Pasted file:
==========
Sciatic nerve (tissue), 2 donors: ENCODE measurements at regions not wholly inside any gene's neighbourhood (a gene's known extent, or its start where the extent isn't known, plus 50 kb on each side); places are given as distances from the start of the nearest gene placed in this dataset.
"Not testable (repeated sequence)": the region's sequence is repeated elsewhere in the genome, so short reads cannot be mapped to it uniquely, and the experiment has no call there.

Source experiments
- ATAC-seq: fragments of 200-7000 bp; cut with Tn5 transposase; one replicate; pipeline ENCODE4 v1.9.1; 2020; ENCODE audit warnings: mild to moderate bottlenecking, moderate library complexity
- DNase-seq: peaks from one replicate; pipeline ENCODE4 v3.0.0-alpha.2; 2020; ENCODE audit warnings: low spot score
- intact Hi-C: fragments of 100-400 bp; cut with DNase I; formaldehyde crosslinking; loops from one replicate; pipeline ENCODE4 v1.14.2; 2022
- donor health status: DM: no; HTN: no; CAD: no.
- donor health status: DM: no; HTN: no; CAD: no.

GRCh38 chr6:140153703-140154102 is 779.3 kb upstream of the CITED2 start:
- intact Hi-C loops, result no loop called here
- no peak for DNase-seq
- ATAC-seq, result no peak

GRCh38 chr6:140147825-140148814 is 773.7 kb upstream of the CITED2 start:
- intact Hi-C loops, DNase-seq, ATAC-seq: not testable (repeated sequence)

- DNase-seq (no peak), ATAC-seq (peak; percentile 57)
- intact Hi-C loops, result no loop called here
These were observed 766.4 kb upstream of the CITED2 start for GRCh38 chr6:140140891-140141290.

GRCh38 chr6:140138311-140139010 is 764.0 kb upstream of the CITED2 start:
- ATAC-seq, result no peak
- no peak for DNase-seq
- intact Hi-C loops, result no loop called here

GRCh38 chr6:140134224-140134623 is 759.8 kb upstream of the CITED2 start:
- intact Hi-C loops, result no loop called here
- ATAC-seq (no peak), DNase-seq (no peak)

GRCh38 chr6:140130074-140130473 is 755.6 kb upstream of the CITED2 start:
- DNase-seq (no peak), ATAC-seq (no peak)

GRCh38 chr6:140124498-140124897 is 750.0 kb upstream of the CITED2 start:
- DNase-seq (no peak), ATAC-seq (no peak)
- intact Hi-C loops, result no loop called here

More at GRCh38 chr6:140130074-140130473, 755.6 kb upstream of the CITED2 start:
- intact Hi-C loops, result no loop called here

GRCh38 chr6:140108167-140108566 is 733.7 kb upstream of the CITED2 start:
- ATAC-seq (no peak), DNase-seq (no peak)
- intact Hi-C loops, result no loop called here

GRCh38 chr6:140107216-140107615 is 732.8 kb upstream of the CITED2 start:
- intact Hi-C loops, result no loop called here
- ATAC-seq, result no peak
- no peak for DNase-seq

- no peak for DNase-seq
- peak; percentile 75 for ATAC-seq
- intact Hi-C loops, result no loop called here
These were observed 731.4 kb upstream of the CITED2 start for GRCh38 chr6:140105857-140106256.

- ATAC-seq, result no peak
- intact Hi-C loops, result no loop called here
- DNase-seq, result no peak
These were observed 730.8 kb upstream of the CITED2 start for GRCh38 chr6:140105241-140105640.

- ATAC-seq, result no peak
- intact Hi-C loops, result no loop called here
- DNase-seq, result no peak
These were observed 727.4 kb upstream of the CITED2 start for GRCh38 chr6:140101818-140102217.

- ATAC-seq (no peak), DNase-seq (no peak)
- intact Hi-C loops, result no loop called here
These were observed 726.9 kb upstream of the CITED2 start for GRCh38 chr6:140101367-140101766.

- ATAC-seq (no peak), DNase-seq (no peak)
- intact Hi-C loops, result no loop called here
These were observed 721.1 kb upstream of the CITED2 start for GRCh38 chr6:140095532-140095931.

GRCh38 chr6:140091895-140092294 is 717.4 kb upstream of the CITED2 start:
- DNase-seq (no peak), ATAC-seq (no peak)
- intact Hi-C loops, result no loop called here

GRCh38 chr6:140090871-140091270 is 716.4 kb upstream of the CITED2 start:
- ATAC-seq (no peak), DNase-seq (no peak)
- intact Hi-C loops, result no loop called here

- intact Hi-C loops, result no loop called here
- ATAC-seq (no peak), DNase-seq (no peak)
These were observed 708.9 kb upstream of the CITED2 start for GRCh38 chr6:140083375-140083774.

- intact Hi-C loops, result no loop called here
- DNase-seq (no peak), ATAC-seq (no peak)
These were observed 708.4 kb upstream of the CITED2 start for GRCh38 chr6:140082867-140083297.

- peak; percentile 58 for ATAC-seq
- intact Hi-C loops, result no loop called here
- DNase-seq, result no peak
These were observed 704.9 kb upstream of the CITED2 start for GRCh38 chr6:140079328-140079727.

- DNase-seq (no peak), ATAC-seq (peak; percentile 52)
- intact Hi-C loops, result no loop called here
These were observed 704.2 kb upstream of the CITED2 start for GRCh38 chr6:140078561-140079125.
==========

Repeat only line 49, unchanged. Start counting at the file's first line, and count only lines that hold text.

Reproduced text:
- DNase-seq, result no peak